“Ashley, would you please read Helaman 5:6–7?” [Hel. 5:6–7] Sister Robins asked. Ashley quickly opened her Book of Mormon, found the passage, and read: “‘Behold, my sons, … I have given unto you the names of our first parents who came out of the land of Jerusalem; and this I have done that when you remember your names ye may remember them; and when ye remember them ye may remember their works; and when ye remember their works ye may know how that it is said, and also written, that they were good.
“‘Therefore, my sons, I would that ye should do that which is good, that it may be said of you, and also written, even as it has been said and written of them.’”
“Thank you, Ashley,” Sister Robins said. “In this scripture, this prophet Nephi—he lived just a few years before Christ was born—is telling his sons, Nephi and Lehi, why he gave them their names. Can anyone tell me why?”
“Because Nephi wanted his children to remember what good things the first Nephi and Lehi had done,” Emily answered.
Ashley thought about the things she had read in 1 Nephi: Lehi listened to the Lord and left Jerusalem. Nephi obeyed his father and returned for the brass plates, and he built a ship, and preached to his brothers, and—
“And then they would do good things, too, and be righteous, too,” Samuel’s comment broke into her thoughts.
“That’s right,” Sister Robins said. “Names can sometimes help us choose the right. My first name is Camilla. My parents named me after the wife of one of our prophets, President Spencer W. Kimball. She was a wonderful woman who spent her entire life serving other people and building up the kingdom of God. I always remember her because of my name. It makes me want to obey the Lord and serve other people as she did. Are any of you named for a special person?”
“I was named for Daniel in the lions’ den,” Danny said.
“I was named for my great-great-grandmother who crossed the plains,” said Emily.
Ashley shut her Book of Mormon and sat back in her chair. What about my name? Where does it come from? It isn’t in the Bible or the Book of Mormon. She couldn’t think of anyone in her family with her name.
She asked about it on the way home from church. “Mom, why did you and Dad name me Ashley?”
“We just thought it was a beautiful name, and you were such a beautiful baby girl that the name fit.”
“My name’s not in the scriptures, is it?”
“No, it isn’t, dear.”
“Is there anyone in our family, like a great-great-grandmother, whose name was Ashley?”
“No, I don’t think so. It’s just a pretty name,” Mom answered.
Dad asked, “Don’t you like your name, honey?”
Ashley mumbled an “Oh, yes. It is pretty.” But she thought, Pretty is not enough—there’s nothing special about it to remind me to be good. She thought about her sister’s and brother’s names. Rachel’s name is in the Bible. And Brian’s named after Dad. Her eyes filled with tears. Why was I left out?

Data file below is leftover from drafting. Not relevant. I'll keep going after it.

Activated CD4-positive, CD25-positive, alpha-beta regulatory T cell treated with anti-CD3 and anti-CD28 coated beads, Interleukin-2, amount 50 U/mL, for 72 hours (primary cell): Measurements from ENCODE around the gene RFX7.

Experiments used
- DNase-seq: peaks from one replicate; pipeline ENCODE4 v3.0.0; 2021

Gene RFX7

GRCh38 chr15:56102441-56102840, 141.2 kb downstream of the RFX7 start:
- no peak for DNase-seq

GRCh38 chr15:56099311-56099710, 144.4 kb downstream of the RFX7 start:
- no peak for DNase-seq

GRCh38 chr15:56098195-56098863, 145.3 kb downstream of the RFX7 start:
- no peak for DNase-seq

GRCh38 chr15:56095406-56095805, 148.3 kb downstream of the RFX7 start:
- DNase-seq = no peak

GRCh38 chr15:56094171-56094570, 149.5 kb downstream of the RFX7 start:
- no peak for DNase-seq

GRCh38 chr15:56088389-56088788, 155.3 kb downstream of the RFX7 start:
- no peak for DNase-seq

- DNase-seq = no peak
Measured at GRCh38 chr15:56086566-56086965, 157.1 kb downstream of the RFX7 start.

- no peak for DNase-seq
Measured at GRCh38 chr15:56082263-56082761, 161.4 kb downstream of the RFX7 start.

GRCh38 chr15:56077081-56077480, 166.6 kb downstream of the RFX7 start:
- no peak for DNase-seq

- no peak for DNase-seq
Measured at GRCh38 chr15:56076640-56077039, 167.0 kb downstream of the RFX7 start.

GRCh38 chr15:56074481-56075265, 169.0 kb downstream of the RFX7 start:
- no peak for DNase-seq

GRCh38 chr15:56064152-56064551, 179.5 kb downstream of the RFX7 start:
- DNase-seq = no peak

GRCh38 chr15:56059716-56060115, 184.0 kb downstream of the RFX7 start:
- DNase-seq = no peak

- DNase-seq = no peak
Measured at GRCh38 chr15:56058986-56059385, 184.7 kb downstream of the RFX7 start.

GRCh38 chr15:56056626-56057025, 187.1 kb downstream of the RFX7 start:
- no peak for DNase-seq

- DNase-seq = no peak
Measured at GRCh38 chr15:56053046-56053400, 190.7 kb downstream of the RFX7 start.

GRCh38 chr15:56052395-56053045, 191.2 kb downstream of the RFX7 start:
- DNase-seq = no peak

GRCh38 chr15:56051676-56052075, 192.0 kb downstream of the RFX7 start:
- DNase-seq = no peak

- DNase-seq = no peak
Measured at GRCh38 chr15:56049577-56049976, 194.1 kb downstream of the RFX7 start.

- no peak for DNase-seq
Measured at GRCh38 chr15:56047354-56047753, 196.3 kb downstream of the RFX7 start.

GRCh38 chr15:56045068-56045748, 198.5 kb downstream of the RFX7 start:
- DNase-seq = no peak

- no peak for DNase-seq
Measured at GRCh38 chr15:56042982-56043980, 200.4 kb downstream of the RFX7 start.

That night as she was lying in bed, Ashley thought about it again. It isn’t fair! I want a name that means something special. I know—I’ll change my name! She grabbed her writing tablet and a pencil. She said them aloud as she listed possibilities: “Elizabeth, Mary, Rebecca, Sarah. And Grandma’s name is Emma Jane.”
A knock came at the open door, and Mom asked to come in. She glanced at the tablet in her daughter’s lap. “What’s this, Ashley? Are you really upset about your name? Why, honey?”
“In Primary, we read about the Nephi and Lehi who were named after the first Nephi and Lehi, who were great prophets. Danny was named for a famous prophet too. Emily was named for her great-great-grandmother, who was a pioneer. Rachel was named for the woman Jacob worked seven years to get to marry. And Brian was named after Dad. Why didn’t I get a good name?”
Mom reached over and smoothed Ashley’s ruffled bangs. “You did get a good name. Don’t you know that?” She paused and looked at Ashley’s list. “Were you thinking of changing your name to one of these?”
“Yes. They were all great women.”
“Well, what do you think made them great?” Ashley thought for a minute.
“They were great because they were righteous people and served others.”
“Do you think their names made them great—or did they make their names great? Look at King Noah in the Book of Mormon. Although he had the same name as one of the greatest Old Testament prophets, he was a very wicked man. The people we admire made their names great by the kind of people they were.”
Mom pointed at the list. “These names were all probably held by other people before the ones who made them notable. And in Helaman, after Nephi told his sons that he gave them their names so that they would remember the first Lehi and Nephi and the good that they did, what did he say next?”
“He said that he wanted his sons to do good, too, so that when other people talked about them, it would be about the good they—his sons—did.”
Mom smiled. “Well, what do you want people to think when they hear your name?”
“I want them to think that I’m a nice person and that I try to do what’s right.”
“I want them to think that too. It’s nice sometimes when we are named for great people, but it’s more important that we make the name we have great. Just think—you have a brand new name to make great!”
“And maybe when people hear my name, they’ll remember that I’m a good person.”
“One more thing, Ashley. All of us who have been baptized have a special name. We say that we take this name upon us, which means that we choose to be named after and try to be like this person. Do you know what name I’m talking about?”
“Yes—it’s Jesus Christ.”
“So, if you want a name that will remind you to be good, just remember his name. Will that help?”
“Yes—I feel much better. Thanks, Mom.”
As her mom leaned over to turn off the lamp, Ashley crumpled the list of names and dropped it into the wastebasket.